The 40+ year Oceanic Flux Program (OFP) deep ocean time-series, supported by the National Science Foundation, has continuously measured the particle flux in the deep Sargasso Sea offshore Bermuda since 1978. The OFP is the longest running time-series of its kind, and unique in its focus on the ocean’s “biological pump”, a term that loosely refers to the vertical transport of material and energy from the surface to the seafloor via the “rain” of sinking particles originating from biological activities.
The formation and settling of particles through the ocean- the particle flux- is a key process that controls many aspects of ocean biology and chemistry. Particle flux provides the primary food source for all life in the vast, dark ocean interior- the largest ecosystem on earth, controls the distributions and global cycles of nutrients and many elements, regulates the ocean’s ability to adsorb excess atmospheric carbon dioxide, and efficiently cleanses the oceanic water column. Ocean particles are mainly biogenic in origin: organic and shell debris of microscopic algae and animals, zooplankton fecal pellets, and amorphous mucous material called “marine snow.” As particles settle through the water column, they are subjected to microbial degradation, animal grazing activities and chemical exchanges with the surrounding seawater. The result is a continuing evolution in particle concentration, flux and composition with depth. In total, <1% of organic material produced at the surface survives transit through the water column to become buried in deep ocean sediments. Yet this residual retains a wealth of information about ocean conditions that can be used to reconstruct the earth’s history.
The OFP time-series is located within low-productivity waters of the North Atlantic gyre, a region representative of much of the subtropical open ocean. The heart of the OFP operation is a four kilometer long subsurface deep ocean mooring that is equipped with particle interceptor traps at 500, 1500 and 3200 m depths to continuously collect sinking particles at a two-week sampling resolution and additional instruments that measure temperature, salinity, dissolved oxygen, and currents. Every six months, the mooring is recovered to retrieve the trap collection bottles and download the instrumental data, and then it is redeployed with a fresh batteries and a new set of collection bottles. Back in the lab at the MBL, the recovered flux samples are analyzed using a variety of sophisticated optical and chemical methods to determine the magnitude of flux and its detailed composition at each depth.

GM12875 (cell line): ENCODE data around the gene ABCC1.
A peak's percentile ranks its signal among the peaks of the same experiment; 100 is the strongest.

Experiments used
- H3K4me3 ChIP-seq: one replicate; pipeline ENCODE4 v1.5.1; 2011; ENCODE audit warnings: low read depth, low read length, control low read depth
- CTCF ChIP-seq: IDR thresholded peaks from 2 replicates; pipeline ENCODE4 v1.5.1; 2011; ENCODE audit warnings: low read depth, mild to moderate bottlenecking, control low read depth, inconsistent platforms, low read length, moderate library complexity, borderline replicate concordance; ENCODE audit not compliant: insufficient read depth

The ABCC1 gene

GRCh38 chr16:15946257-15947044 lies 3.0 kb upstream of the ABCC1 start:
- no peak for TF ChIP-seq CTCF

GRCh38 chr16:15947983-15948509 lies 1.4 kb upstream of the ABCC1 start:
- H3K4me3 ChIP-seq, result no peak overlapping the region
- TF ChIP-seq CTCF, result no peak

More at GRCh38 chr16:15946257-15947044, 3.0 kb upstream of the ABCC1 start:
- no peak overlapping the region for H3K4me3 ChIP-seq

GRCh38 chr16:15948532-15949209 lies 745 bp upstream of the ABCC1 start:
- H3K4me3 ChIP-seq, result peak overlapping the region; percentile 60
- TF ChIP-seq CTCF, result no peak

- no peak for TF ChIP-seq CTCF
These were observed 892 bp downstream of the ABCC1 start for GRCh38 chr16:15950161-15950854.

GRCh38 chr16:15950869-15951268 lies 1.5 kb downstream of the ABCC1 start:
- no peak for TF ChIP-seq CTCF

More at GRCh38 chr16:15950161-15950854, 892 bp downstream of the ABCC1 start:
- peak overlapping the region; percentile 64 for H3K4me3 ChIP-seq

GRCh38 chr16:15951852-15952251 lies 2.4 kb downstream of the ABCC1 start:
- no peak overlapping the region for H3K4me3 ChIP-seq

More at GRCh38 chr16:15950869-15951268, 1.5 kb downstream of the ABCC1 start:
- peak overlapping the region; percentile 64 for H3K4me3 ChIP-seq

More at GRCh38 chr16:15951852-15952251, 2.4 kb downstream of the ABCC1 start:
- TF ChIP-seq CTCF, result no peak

A central focus of OFP research is to understand the processes that control temporal variations in the particle flux and its composition on time-scales ranging from weeks to decades. This goal is facilitated by the co-location of ship-based biogeochemical time-series research programs near the OFP site, which allow detailed assessment of the linkages between the deep particle flux and the upper ocean physical and biological variables. The OFP time series has provided a unique window of how the deep particle flux varies in response to seasonal cycles in primary production, non-seasonal variability and extreme events such as hurricanes. The length of the time-series has provided new insights on the sensitivity of the deep ocean to basin-scale climate drivers such as the North Atlantic Oscillation, and is affording us a better understanding of how the ocean will respond under future climate change scenarios.